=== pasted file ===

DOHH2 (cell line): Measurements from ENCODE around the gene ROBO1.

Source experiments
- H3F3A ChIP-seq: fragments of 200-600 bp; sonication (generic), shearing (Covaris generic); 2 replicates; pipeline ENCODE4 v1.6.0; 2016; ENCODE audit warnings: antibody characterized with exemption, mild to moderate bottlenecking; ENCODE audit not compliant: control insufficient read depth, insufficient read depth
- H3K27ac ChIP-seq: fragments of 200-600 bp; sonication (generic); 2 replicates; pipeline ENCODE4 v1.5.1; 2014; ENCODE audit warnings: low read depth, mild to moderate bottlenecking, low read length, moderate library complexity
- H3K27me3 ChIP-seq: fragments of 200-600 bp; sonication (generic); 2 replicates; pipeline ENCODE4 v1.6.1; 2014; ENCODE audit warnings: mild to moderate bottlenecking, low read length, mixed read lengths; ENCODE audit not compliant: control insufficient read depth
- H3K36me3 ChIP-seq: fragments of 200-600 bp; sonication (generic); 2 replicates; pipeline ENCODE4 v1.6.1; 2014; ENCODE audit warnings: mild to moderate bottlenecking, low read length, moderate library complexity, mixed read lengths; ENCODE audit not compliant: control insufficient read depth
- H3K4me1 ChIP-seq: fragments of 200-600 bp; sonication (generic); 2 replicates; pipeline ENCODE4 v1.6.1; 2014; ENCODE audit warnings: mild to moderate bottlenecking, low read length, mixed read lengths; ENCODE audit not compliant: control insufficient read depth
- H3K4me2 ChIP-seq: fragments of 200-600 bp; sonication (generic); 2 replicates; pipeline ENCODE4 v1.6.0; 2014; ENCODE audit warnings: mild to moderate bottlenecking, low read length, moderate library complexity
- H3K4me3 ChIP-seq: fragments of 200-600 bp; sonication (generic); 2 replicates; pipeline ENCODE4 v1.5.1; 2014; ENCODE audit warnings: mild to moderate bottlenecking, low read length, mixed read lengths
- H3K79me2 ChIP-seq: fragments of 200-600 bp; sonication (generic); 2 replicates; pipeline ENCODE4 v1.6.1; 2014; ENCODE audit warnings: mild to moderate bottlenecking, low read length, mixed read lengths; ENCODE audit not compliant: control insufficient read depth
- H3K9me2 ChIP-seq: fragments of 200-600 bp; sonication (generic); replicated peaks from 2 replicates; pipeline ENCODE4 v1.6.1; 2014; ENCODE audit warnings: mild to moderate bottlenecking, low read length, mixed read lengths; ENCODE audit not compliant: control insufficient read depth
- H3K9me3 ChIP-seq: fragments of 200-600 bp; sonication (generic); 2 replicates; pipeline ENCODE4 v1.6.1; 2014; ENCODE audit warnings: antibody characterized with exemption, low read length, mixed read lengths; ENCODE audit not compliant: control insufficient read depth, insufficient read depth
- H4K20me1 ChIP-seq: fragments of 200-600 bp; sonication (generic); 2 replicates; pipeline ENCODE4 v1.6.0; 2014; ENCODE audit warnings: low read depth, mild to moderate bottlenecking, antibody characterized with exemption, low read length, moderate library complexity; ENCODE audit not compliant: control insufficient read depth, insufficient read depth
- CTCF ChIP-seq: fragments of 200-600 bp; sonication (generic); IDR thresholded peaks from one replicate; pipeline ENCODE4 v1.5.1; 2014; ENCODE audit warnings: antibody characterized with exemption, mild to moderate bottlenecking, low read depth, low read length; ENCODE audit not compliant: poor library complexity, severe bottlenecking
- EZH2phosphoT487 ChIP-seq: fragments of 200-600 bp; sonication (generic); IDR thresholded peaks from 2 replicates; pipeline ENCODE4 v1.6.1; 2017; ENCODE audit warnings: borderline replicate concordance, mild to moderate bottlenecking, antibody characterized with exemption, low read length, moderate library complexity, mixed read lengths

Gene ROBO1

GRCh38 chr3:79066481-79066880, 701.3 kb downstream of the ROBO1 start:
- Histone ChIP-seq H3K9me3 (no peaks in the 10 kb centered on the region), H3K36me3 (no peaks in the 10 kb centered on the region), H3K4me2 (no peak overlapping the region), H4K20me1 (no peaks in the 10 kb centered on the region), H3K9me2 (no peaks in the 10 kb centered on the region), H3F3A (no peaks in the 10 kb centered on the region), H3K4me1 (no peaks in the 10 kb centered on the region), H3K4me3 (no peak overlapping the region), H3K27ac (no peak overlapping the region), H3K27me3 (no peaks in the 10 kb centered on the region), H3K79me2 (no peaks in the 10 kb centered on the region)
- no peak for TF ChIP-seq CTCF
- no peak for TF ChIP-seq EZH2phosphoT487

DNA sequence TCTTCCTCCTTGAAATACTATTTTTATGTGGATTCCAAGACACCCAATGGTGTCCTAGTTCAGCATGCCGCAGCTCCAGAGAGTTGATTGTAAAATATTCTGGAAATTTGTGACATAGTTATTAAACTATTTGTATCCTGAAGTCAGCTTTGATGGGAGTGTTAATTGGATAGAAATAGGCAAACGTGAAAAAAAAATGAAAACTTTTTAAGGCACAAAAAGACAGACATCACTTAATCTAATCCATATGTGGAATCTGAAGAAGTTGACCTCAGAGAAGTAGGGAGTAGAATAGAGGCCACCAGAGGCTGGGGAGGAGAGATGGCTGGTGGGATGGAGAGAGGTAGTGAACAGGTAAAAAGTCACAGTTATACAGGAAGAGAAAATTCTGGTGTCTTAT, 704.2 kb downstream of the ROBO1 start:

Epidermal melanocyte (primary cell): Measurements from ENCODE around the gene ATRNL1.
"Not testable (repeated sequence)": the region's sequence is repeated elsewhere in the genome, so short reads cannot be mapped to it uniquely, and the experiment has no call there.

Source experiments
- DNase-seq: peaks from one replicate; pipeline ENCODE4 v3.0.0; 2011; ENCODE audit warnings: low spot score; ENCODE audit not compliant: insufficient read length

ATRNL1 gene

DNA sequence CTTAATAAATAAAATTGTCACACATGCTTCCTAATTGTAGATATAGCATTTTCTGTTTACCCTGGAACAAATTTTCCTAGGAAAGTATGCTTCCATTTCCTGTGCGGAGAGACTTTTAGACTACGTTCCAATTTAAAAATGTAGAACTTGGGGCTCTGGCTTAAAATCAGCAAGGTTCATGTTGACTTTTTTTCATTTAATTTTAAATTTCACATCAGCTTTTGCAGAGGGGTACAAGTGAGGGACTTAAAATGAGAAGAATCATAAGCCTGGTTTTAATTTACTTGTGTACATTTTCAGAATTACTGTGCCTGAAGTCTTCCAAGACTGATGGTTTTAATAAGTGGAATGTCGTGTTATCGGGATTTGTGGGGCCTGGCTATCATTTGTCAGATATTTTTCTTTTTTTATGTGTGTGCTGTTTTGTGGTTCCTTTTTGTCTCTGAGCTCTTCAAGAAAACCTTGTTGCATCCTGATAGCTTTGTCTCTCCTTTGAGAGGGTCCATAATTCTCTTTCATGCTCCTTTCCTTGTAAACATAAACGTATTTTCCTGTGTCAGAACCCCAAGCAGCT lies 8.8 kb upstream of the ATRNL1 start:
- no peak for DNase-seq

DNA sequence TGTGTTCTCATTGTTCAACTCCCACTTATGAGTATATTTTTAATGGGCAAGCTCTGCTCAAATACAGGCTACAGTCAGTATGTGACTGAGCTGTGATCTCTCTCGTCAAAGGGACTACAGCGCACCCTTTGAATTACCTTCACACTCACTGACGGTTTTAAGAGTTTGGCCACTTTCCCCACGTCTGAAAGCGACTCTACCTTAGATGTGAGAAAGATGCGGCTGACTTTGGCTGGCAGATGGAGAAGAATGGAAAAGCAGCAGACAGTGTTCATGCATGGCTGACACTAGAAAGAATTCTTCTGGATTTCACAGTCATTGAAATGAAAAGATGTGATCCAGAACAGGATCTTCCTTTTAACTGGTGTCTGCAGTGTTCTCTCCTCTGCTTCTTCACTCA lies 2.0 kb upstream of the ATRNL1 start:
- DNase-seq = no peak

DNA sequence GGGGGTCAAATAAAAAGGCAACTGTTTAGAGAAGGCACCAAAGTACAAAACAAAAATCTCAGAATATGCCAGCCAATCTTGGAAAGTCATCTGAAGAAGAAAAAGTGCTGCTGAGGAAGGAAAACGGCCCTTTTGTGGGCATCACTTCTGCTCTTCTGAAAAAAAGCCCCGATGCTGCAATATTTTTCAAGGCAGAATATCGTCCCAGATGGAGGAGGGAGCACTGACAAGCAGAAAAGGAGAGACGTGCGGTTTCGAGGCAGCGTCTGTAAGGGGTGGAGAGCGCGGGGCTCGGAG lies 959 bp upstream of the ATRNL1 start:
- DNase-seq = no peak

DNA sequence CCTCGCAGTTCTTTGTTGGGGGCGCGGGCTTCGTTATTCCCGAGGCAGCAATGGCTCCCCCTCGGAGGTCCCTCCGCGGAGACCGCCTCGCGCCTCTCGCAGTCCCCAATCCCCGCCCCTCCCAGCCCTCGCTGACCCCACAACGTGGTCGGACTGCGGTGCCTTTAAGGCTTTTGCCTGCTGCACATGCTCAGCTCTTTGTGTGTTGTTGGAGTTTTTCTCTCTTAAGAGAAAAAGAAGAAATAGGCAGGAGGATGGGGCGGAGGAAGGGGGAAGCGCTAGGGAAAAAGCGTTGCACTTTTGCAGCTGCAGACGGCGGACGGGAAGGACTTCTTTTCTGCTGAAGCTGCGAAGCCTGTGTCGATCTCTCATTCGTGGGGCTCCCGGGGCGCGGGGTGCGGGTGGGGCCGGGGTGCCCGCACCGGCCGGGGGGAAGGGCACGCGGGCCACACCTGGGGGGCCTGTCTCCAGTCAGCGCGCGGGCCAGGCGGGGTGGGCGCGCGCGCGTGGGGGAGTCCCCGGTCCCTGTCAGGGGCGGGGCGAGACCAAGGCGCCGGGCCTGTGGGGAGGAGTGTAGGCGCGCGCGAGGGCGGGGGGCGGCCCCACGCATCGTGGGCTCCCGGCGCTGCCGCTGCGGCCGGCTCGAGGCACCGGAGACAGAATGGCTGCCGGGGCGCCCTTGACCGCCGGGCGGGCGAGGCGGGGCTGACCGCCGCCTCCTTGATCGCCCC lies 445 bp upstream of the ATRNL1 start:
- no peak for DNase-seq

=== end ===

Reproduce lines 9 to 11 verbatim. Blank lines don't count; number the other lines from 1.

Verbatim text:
- H3K4me3 ChIP-seq: fragments of 200-600 bp; sonication (generic); 2 replicates; pipeline ENCODE4 v1.5.1; 2014; ENCODE audit warnings: mild to moderate bottlenecking, low read length, mixed read lengths
- H3K79me2 ChIP-seq: fragments of 200-600 bp; sonication (generic); 2 replicates; pipeline ENCODE4 v1.6.1; 2014; ENCODE audit warnings: mild to moderate bottlenecking, low read length, mixed read lengths; ENCODE audit not compliant: control insufficient read depth
- H3K9me2 ChIP-seq: fragments of 200-600 bp; sonication (generic); replicated peaks from 2 replicates; pipeline ENCODE4 v1.6.1; 2014; ENCODE audit warnings: mild to moderate bottlenecking, low read length, mixed read lengths; ENCODE audit not compliant: control insufficient read depth